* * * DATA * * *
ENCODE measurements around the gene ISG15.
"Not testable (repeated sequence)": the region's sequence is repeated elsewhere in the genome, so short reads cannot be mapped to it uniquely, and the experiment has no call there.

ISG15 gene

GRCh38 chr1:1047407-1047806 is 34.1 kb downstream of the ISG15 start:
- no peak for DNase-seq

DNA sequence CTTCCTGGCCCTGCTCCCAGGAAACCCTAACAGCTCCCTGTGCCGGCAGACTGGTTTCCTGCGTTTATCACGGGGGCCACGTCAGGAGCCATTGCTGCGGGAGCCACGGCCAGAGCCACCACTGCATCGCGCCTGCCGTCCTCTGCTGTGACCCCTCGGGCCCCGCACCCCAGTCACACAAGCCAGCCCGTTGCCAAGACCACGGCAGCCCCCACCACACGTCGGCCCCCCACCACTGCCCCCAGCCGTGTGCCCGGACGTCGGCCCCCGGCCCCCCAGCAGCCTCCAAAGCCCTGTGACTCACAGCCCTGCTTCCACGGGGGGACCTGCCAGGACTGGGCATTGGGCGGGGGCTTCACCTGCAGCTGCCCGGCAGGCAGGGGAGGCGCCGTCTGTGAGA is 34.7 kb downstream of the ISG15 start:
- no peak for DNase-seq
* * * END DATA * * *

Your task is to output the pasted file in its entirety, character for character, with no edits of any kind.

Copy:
ENCODE measurements around the gene ISG15.
"Not testable (repeated sequence)": the region's sequence is repeated elsewhere in the genome, so short reads cannot be mapped to it uniquely, and the experiment has no call there.

ISG15 gene

GRCh38 chr1:1047407-1047806 is 34.1 kb downstream of the ISG15 start:
- no peak for DNase-seq

DNA sequence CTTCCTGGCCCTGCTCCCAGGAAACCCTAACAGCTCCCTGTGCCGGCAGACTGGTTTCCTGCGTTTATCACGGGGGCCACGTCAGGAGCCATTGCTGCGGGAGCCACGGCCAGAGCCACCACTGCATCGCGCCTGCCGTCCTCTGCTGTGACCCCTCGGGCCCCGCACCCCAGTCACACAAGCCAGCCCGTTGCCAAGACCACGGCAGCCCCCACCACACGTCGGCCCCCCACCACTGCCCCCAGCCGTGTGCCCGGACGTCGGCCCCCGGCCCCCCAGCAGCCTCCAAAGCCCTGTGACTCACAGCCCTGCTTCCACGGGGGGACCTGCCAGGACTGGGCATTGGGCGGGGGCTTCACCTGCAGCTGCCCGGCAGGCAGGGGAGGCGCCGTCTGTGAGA is 34.7 kb downstream of the ISG15 start:
- no peak for DNase-seq